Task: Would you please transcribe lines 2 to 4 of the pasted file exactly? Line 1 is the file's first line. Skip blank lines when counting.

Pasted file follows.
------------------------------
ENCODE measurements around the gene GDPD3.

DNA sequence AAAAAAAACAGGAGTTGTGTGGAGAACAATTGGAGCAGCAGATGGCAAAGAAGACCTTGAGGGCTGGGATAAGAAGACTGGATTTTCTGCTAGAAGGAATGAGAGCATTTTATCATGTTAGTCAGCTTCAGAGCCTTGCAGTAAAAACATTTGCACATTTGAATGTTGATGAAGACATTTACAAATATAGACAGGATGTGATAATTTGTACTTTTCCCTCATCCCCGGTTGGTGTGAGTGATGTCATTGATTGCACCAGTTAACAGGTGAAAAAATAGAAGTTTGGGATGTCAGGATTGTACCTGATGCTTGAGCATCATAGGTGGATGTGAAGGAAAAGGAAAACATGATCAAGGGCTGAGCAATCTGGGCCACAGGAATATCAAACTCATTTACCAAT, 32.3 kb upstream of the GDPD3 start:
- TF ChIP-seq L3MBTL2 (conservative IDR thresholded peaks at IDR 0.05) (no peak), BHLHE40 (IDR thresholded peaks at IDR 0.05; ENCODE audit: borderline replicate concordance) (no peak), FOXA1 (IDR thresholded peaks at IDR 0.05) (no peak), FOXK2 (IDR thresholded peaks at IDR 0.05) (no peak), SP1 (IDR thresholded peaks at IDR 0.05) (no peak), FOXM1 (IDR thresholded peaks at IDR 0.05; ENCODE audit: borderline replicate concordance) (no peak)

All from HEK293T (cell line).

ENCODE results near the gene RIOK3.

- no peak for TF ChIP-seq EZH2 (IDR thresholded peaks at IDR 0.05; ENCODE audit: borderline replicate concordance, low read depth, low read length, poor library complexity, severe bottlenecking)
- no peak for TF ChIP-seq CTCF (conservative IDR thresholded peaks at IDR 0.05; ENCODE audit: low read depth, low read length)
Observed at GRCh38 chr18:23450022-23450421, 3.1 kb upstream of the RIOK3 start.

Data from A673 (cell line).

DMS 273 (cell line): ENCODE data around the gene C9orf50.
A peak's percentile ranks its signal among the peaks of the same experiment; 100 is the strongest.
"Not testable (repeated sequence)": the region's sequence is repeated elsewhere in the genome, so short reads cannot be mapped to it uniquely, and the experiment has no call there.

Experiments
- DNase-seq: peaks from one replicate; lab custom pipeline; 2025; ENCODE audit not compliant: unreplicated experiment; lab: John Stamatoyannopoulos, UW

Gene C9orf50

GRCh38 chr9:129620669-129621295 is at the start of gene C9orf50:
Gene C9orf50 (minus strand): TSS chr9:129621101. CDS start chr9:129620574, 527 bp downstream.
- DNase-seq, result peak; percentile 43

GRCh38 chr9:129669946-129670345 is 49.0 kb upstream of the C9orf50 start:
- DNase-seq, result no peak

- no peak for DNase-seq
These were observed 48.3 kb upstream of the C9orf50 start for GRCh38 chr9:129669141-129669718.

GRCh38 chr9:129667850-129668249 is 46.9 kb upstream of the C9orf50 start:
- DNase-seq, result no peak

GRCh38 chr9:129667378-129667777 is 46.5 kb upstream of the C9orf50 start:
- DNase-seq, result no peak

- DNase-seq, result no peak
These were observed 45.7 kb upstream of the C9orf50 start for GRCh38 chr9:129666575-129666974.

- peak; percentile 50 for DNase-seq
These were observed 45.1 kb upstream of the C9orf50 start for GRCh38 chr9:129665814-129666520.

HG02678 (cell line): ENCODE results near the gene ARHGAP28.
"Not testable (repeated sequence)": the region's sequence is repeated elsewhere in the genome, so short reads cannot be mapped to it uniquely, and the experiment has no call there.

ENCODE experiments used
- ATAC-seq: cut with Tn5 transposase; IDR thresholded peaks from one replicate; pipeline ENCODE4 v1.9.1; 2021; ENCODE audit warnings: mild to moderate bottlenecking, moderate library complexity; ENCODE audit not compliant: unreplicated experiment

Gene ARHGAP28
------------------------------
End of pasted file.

DNA sequence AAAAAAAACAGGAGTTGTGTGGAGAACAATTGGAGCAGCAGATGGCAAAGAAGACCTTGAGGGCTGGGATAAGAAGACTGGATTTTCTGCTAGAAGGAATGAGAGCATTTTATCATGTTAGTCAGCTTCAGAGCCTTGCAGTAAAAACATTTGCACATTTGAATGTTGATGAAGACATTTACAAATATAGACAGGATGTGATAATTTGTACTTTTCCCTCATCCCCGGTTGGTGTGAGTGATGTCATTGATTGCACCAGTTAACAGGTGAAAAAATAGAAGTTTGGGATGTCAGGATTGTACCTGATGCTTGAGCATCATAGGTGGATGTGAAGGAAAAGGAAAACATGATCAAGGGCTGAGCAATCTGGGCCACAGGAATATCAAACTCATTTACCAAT, 32.3 kb upstream of the GDPD3 start:
- TF ChIP-seq L3MBTL2 (conservative IDR thresholded peaks at IDR 0.05) (no peak), BHLHE40 (IDR thresholded peaks at IDR 0.05; ENCODE audit: borderline replicate concordance) (no peak), FOXA1 (IDR thresholded peaks at IDR 0.05) (no peak), FOXK2 (IDR thresholded peaks at IDR 0.05) (no peak), SP1 (IDR thresholded peaks at IDR 0.05) (no peak), FOXM1 (IDR thresholded peaks at IDR 0.05; ENCODE audit: borderline replicate concordance) (no peak)

All from HEK293T (cell line).